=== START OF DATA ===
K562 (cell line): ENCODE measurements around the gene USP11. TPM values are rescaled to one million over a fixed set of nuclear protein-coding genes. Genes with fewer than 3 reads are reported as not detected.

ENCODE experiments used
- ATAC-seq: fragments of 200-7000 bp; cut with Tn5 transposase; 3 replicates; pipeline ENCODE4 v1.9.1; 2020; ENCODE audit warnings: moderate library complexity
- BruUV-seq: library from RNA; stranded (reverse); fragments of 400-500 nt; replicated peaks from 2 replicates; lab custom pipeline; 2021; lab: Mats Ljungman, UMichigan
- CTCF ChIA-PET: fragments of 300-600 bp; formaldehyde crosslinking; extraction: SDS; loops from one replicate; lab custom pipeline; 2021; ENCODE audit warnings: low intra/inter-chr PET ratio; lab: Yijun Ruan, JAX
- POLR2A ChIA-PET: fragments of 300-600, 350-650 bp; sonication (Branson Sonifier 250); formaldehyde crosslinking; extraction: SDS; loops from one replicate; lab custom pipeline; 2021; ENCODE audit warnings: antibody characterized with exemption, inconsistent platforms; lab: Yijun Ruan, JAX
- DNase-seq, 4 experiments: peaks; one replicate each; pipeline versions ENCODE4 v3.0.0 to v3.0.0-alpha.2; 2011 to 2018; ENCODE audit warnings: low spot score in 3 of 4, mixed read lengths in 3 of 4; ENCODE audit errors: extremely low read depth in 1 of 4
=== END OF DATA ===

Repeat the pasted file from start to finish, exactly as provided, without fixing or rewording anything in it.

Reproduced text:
K562 (cell line): ENCODE measurements around the gene USP11. TPM values are rescaled to one million over a fixed set of nuclear protein-coding genes. Genes with fewer than 3 reads are reported as not detected.

ENCODE experiments used
- ATAC-seq: fragments of 200-7000 bp; cut with Tn5 transposase; 3 replicates; pipeline ENCODE4 v1.9.1; 2020; ENCODE audit warnings: moderate library complexity
- BruUV-seq: library from RNA; stranded (reverse); fragments of 400-500 nt; replicated peaks from 2 replicates; lab custom pipeline; 2021; lab: Mats Ljungman, UMichigan
- CTCF ChIA-PET: fragments of 300-600 bp; formaldehyde crosslinking; extraction: SDS; loops from one replicate; lab custom pipeline; 2021; ENCODE audit warnings: low intra/inter-chr PET ratio; lab: Yijun Ruan, JAX
- POLR2A ChIA-PET: fragments of 300-600, 350-650 bp; sonication (Branson Sonifier 250); formaldehyde crosslinking; extraction: SDS; loops from one replicate; lab custom pipeline; 2021; ENCODE audit warnings: antibody characterized with exemption, inconsistent platforms; lab: Yijun Ruan, JAX
- DNase-seq, 4 experiments: peaks; one replicate each; pipeline versions ENCODE4 v3.0.0 to v3.0.0-alpha.2; 2011 to 2018; ENCODE audit warnings: low spot score in 3 of 4, mixed read lengths in 3 of 4; ENCODE audit errors: extremely low read depth in 1 of 4